In holography one of the most important methods of image generation in the 20th century science, technology and art reciprocally fertilize one another in a special way. Subsequent to its discovery as analog, three-dimensional imaging technique, in 1948, by English scientist and Nobel Prize-winner of Hungarian extraction, Dennis Gábor, holographically stored information and images have entered into an entire range of fields in everyday life: in identity papers, banknotes and security systems, as well as in the advertising industry, in illusionist entertainment and, above all, in art.
While the invention of the laser in 1960 led, more especially, to the development of real and virtual three-dimensional images, the fascinating and creative attributes of holography first came to be used more frequently and thus rapidly developed from the 1970s onwards. One of the first, large-scale exhibitions of holography witnessed a highpoint in the artistic application of holography under the title Mehr Licht [More Light] in the Hamburg Kunsthalle as early as 1985. And, in 1986, tens of thousands of visitors were fascinated by the examples of holography on display at the exhibition HOLOMEDIA 86, in the Städtischen Galerie in Prinz-Max-Palais, Karlsruhe.
But, whereas the technical, further development of holography and its familiar everyday application has almost gone unnoticed, since the 1990s, the artistic interest has clearly shifted to the field of digital image generation. Digital photography has become one among the many everyday technological devices: the contemporary world is no longer conceivable without digital images. Following this development, as a medium, holography has withdrawn into the background.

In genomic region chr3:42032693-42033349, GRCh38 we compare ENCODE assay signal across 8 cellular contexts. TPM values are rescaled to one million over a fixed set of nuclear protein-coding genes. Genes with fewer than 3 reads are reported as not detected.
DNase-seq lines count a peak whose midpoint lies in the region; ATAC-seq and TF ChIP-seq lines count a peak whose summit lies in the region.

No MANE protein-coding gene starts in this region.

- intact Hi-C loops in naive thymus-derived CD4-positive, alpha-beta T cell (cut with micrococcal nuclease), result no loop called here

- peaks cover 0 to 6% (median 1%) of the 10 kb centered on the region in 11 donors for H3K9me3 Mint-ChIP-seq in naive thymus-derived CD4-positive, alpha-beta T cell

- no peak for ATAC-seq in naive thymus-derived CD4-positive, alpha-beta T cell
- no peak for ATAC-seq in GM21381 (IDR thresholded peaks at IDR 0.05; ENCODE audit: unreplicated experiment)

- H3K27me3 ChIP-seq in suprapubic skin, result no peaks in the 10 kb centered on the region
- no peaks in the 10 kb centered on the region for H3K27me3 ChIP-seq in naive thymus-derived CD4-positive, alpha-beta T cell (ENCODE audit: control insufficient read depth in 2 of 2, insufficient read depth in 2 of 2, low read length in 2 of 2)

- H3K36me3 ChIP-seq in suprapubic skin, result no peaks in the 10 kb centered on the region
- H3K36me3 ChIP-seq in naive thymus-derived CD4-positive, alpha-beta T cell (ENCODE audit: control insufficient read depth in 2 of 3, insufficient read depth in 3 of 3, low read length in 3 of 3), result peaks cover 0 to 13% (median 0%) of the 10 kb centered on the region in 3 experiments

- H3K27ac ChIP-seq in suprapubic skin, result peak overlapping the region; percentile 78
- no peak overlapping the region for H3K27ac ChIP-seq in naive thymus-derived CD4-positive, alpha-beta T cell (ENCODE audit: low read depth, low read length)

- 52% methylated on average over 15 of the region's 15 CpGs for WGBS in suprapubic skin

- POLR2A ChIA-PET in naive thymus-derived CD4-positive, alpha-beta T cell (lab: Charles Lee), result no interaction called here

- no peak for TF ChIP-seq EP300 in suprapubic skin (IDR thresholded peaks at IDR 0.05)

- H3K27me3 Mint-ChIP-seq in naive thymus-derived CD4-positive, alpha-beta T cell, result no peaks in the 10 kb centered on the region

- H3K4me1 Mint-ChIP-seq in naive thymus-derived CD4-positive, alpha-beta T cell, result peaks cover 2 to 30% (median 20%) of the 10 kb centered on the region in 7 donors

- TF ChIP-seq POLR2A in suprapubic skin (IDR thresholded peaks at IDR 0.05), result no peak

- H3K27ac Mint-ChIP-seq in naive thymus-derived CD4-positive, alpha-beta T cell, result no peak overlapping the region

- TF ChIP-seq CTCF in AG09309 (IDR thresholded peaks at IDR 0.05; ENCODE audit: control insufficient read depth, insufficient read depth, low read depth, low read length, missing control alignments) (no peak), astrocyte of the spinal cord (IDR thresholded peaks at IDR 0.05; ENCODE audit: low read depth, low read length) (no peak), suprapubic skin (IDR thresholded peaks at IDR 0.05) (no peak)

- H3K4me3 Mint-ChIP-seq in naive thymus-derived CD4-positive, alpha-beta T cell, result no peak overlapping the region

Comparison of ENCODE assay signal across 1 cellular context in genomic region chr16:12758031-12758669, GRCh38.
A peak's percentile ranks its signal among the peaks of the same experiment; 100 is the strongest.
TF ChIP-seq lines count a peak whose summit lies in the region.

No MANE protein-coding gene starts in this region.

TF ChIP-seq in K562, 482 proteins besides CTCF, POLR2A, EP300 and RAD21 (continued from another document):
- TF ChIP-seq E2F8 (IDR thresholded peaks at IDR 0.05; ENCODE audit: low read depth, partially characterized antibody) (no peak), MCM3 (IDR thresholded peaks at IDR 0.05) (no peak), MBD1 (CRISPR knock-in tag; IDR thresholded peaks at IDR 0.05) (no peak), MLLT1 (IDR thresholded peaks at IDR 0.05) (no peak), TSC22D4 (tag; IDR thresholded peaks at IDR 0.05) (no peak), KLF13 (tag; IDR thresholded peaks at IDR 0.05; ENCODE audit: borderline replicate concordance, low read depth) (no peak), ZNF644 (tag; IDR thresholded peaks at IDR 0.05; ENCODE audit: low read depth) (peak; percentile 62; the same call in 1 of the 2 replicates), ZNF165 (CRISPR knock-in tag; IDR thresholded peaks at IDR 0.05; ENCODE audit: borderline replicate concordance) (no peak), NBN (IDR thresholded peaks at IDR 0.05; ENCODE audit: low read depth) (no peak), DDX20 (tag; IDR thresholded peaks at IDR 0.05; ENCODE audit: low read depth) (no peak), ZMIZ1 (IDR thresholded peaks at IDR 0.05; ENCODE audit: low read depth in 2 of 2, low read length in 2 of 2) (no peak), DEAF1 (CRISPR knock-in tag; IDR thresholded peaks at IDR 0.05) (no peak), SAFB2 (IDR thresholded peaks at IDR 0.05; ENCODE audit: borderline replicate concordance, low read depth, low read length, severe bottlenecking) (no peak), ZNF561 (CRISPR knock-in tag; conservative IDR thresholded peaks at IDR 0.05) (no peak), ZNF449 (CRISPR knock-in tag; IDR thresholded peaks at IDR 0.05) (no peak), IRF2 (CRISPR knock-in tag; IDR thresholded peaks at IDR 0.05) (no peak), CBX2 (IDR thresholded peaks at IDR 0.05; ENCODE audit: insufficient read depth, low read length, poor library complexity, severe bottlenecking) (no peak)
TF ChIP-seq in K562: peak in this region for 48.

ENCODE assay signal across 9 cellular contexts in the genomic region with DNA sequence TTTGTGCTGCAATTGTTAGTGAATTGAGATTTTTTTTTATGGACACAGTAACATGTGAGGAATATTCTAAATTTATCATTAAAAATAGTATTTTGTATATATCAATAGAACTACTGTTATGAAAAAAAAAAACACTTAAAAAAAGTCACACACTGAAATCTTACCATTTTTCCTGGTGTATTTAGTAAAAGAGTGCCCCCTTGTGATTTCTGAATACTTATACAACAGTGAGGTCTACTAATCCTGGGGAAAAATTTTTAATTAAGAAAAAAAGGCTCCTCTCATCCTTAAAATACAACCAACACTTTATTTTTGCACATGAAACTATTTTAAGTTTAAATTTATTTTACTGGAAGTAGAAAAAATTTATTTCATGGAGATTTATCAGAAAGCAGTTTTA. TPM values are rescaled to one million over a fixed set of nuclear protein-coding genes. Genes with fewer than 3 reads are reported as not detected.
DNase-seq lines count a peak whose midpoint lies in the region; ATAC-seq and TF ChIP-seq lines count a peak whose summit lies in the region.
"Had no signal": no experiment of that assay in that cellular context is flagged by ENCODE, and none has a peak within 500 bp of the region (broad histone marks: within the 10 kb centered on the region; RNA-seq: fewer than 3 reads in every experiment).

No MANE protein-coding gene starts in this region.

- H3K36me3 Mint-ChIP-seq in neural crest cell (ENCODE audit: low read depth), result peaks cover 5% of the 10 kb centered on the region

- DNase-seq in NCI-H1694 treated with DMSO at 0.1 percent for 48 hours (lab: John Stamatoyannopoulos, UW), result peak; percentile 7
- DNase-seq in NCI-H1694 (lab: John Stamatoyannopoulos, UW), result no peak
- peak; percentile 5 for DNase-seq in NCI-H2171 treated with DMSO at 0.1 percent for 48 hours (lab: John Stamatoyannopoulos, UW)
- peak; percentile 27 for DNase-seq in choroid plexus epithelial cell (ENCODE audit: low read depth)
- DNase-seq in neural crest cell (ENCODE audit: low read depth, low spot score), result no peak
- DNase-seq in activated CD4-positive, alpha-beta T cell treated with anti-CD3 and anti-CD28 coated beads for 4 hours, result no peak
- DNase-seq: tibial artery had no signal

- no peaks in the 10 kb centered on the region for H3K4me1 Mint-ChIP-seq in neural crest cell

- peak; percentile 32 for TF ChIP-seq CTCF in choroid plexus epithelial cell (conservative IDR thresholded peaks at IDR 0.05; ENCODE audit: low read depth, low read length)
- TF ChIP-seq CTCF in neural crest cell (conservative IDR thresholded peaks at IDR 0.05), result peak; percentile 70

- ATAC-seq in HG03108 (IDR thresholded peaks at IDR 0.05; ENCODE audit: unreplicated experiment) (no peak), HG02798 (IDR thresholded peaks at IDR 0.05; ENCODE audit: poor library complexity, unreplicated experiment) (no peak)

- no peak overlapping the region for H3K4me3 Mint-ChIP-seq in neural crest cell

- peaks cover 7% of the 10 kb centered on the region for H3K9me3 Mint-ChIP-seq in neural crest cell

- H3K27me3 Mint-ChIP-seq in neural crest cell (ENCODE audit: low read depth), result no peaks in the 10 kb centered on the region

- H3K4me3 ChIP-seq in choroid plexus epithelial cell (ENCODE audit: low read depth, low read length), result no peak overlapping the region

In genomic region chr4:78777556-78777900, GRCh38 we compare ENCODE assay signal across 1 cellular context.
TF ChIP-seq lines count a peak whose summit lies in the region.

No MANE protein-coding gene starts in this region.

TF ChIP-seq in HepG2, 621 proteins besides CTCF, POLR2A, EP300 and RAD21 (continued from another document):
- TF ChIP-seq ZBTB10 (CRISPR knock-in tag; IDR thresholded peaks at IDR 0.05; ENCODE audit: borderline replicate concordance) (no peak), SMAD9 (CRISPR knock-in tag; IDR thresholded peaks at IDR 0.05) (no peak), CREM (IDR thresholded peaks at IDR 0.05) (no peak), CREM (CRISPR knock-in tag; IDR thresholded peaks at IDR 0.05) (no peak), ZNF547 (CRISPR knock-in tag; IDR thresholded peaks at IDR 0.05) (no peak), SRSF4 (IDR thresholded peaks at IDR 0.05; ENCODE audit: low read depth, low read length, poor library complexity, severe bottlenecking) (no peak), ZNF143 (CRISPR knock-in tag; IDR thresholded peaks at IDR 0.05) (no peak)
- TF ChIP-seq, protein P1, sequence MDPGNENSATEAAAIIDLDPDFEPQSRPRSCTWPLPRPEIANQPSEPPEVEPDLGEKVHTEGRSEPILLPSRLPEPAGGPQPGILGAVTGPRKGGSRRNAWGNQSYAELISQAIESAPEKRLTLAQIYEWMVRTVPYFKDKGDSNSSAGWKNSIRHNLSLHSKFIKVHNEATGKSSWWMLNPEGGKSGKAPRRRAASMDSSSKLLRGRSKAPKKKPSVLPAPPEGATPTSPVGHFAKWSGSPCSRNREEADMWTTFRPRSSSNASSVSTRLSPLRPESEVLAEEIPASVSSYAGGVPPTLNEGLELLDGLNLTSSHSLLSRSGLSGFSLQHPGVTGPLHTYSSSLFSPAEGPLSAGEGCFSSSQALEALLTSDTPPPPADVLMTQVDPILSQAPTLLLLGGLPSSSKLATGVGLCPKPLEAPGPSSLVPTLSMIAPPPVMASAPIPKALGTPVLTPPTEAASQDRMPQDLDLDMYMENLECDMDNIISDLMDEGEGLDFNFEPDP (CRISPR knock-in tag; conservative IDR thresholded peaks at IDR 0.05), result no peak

Three-dimensional imaging technology, however, is currently celebrating a triumphant comeback in cinema, in the form of the 3D film. Thus, increasingly, greater interest is evident in holography. This is owing to the fact that holographic techniques played and continue to play the role of a catalyzer, which points to new illusionist processes. The aesthetic sources of contemporary 3D technology, also goes back to holography. Ever since its founding in 1989, the ZKM | Karlsruhe
has made decisive contributions to the further development of such methods in the field of digital imaging. With the institutes productions, and with its guest artists, it has played an important role in the artistic application of those pictures that shape our world. Since the beginning of the 1990s, it has been home to one of the largest holographic collections in Europe. With a selection of art works, the exhibition, opening in July, 2013 65 years after the invention of holography offers a fascinating insight into this collection.